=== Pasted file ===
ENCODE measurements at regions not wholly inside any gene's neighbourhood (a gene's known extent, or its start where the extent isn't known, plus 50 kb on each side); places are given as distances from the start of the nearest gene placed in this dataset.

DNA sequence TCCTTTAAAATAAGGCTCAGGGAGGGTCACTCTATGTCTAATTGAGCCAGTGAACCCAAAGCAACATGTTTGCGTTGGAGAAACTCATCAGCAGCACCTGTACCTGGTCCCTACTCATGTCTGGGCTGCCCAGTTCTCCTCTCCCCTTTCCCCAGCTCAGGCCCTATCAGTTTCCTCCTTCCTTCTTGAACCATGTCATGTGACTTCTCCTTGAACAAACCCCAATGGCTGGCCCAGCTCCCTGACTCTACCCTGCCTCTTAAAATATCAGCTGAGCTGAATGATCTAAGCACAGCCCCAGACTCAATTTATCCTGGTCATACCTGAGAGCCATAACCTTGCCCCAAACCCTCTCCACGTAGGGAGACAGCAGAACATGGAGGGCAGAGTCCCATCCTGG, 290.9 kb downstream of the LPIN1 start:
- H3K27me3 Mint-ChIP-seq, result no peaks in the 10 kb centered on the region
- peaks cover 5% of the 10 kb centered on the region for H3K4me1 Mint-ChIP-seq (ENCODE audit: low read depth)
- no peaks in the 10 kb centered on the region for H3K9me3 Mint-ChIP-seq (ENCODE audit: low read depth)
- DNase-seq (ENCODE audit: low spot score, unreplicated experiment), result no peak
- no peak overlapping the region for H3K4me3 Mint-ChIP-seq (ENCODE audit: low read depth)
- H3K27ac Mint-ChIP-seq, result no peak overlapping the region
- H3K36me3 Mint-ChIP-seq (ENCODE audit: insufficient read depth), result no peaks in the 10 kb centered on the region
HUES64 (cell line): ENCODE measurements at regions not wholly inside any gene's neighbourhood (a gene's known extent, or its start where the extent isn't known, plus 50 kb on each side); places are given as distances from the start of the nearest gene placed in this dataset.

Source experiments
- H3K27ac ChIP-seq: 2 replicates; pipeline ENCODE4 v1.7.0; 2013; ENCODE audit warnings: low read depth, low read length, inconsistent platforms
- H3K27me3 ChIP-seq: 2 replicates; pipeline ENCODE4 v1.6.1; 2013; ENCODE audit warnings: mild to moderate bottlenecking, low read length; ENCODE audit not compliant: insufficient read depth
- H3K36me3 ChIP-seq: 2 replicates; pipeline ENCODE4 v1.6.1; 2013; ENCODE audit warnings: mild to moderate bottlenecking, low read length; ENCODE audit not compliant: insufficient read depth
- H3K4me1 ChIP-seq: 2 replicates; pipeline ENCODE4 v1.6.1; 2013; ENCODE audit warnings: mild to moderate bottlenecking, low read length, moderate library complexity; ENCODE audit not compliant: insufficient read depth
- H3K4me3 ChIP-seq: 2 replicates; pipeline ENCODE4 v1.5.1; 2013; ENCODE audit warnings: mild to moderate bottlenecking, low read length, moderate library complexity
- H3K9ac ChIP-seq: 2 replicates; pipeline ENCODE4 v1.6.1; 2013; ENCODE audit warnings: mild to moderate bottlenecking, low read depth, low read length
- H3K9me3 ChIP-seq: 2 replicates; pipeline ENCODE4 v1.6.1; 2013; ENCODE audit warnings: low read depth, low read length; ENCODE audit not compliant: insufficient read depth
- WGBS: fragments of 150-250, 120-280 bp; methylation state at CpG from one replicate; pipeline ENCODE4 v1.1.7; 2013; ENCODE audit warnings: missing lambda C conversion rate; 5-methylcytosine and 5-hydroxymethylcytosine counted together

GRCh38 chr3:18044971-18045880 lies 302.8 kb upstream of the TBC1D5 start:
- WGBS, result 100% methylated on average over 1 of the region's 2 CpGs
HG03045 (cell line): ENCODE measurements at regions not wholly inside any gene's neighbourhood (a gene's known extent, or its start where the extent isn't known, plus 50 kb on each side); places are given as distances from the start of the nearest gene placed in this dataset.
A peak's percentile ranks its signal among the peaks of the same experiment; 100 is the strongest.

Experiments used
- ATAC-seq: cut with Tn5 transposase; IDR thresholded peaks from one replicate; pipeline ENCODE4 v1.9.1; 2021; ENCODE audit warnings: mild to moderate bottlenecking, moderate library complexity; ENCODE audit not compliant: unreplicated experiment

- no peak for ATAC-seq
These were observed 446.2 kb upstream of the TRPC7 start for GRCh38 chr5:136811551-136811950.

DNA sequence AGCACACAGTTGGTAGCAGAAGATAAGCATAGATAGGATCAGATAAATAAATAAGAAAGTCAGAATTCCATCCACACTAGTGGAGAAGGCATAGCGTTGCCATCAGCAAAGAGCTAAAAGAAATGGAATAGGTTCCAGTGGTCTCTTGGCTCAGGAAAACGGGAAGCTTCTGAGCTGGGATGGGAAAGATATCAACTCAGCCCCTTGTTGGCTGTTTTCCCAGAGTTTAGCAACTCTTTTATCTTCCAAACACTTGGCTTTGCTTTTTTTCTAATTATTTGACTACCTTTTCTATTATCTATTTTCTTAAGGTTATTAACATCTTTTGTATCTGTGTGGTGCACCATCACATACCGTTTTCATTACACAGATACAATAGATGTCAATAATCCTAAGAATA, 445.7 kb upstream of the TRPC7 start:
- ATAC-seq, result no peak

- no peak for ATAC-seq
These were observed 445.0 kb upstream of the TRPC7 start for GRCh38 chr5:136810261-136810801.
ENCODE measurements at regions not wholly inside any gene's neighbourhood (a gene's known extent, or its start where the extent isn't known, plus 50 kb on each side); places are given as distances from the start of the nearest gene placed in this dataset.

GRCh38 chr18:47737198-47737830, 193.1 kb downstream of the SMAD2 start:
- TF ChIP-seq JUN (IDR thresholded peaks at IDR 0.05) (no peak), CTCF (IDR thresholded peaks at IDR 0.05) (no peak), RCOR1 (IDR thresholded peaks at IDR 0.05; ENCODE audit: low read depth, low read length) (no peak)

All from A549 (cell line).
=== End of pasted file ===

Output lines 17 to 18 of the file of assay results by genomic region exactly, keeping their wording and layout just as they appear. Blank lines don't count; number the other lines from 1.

- H3K9ac ChIP-seq: 2 replicates; pipeline ENCODE4 v1.6.1; 2013; ENCODE audit warnings: mild to moderate bottlenecking, low read depth, low read length
- H3K9me3 ChIP-seq: 2 replicates; pipeline ENCODE4 v1.6.1; 2013; ENCODE audit warnings: low read depth, low read length; ENCODE audit not compliant: insufficient read depth